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IronDigger

Gold / Quartz Specific Gravity... Question

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Davsgold ,  thanks for the good news !! I did subtract and got the 171, where I may have messed up is the rest of the formula I will give it a shot until I get the same numbers. Looking at the piece and the amount of surface gold on it I knew it had more than 31 grams. The amount inside the rock was the mystery..appreciate your help.

 

 

 

 

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All the formulas in the world won't help if the specific gravity of the gold/quartz specimen is lower than quartz. If you divide 242 by 171, you get 1.415, which is much lower than quartz. If it was 2.65, it would be 100% quartz, so being 1.415 means either the water weight, as stated, is incorrect, or there is a large portion of lightweight mineral, or air, inside. If it's a gold/quartz specimen it has to have a specific gravity higher than 2.65.

Jim

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So I made a mistake on the wet weight ..I looked at the link on how to properly weigh the specimen piece in water and I now have a weight of 173 for the submerged weight,  242 for the dry weight. In the beginning all I did was place a piece of Tupperware and filled it with water deep enough for the speci to be suspended without hitting the bottom or sides. I than tied a fish line to the speci and zeroed out the scale. I than submerged it by holding the fish line into the zeroed out scale...I got the original figure of 70. This figure did not make any sense comparing it to the dry weight, it was a huge disparity. So,  

D.W. 242 x 1.9 = 459

W.W. 173 x 3.1= 536

according to the video we subtracted these figures 536 - 459 = gives me the approx. weight of gold at 77 grams. or 2.48 ounces troy.

The speci is solid quartz...anyways hope this helps others as it helped me, thanks you all for the math lesson. 

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That's better, though I'm coming up with 88.34 grams of gold....LOL

Jim

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1 minute ago, Jim in Idaho said:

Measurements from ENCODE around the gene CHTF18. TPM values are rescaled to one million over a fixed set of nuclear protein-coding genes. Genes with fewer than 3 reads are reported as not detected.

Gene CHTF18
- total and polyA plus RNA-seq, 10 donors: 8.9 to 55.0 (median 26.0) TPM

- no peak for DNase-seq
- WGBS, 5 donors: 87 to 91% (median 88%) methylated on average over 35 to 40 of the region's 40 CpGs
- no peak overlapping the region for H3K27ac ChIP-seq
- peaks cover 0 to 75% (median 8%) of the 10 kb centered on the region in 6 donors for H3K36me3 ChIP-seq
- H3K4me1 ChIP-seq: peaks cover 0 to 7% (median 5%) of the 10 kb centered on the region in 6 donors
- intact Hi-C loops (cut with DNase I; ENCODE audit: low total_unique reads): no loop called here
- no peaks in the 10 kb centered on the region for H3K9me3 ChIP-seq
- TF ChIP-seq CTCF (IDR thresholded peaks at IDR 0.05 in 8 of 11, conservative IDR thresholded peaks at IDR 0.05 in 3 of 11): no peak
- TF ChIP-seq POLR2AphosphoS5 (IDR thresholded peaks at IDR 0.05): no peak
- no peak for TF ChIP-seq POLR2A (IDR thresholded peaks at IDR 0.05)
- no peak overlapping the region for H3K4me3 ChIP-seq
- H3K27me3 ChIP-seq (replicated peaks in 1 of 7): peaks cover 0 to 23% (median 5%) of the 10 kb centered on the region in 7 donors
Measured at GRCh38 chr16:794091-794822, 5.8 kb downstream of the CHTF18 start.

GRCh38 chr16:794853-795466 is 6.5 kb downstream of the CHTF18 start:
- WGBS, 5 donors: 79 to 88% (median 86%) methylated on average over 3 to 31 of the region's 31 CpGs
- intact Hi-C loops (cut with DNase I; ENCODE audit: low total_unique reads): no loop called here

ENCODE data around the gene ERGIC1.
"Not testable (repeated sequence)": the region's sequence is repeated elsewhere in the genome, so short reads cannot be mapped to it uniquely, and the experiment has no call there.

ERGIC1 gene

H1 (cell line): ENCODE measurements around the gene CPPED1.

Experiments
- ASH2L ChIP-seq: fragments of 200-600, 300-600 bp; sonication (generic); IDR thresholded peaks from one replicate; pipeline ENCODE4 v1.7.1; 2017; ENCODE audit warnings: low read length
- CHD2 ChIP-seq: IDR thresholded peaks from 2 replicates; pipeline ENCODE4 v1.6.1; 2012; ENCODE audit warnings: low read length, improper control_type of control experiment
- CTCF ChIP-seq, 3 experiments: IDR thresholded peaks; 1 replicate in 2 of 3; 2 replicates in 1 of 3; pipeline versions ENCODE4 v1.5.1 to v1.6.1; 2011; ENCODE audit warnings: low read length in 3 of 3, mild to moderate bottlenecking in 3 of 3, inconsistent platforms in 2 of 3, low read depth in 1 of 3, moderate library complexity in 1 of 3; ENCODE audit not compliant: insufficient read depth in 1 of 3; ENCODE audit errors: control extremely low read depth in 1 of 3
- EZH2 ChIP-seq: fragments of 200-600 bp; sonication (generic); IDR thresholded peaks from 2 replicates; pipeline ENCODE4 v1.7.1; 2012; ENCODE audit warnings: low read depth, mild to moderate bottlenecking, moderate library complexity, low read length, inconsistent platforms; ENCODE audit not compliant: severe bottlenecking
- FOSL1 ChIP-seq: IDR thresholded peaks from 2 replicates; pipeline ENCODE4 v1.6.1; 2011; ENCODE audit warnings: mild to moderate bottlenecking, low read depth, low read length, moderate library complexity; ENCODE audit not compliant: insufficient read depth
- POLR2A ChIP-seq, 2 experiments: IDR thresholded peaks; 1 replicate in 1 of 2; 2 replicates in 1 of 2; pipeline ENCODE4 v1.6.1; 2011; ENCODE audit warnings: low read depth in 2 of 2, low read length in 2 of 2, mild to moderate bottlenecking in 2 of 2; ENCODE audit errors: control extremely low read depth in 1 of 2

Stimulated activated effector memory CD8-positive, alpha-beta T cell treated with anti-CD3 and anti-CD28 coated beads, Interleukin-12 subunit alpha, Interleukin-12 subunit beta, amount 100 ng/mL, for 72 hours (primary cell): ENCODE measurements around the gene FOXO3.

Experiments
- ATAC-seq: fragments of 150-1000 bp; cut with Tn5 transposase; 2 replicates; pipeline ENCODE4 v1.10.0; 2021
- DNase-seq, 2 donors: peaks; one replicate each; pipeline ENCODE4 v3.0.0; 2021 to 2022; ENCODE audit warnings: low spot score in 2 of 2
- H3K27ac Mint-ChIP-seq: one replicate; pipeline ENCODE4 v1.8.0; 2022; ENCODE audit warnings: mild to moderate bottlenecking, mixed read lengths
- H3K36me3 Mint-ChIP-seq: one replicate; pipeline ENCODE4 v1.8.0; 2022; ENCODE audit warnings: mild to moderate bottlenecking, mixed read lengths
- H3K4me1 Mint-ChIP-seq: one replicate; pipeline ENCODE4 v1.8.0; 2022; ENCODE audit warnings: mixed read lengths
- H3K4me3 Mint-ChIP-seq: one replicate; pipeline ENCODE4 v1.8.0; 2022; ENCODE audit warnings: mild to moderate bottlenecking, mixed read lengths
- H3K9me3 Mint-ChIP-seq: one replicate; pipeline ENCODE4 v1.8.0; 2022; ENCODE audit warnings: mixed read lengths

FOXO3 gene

That's better, though I'm coming up with 88.34 grams of gold....LOL

Jim

Hey Jim, I'll take the 88 grams....lol :) I will try a few other formulas and see what it comes to, but thankfully I have figured out how to properly do a submerged weight of a speci. I tried to cut corners....didn't work. 

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Yup...it's a good thing to know how to do, especially for a prospector. It was a good refresher for me on calculating the portion that's gold, too.

Jim

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10 hours ago, IronDigger said:

So I made a mistake on the wet weight ..I looked at the link on how to properly weigh the specimen piece in water and I now have a weight of 173 for the submerged weight,  242 for the dry weight. In the beginning all I did was place a piece of Tupperware and filled it with water deep enough for the speci to be suspended without hitting the bottom or sides. I than tied a fish line to the speci and zeroed out the scale. I than submerged it by holding the fish line into the zeroed out scale...I got the original figure of 70. This figure did not make any sense comparing it to the dry weight, it was a huge disparity. So,  

D.W. 242 x 1.9 = 459

W.W. 173 x 3.1= 536

according to the video we subtracted these figures 536 - 459 = gives me the approx. weight of gold at 77 grams. or 2.48 ounces troy.

The speci is solid quartz...anyways hope this helps others as it helped me, thanks you all for the math lesson. 

Iron Digger,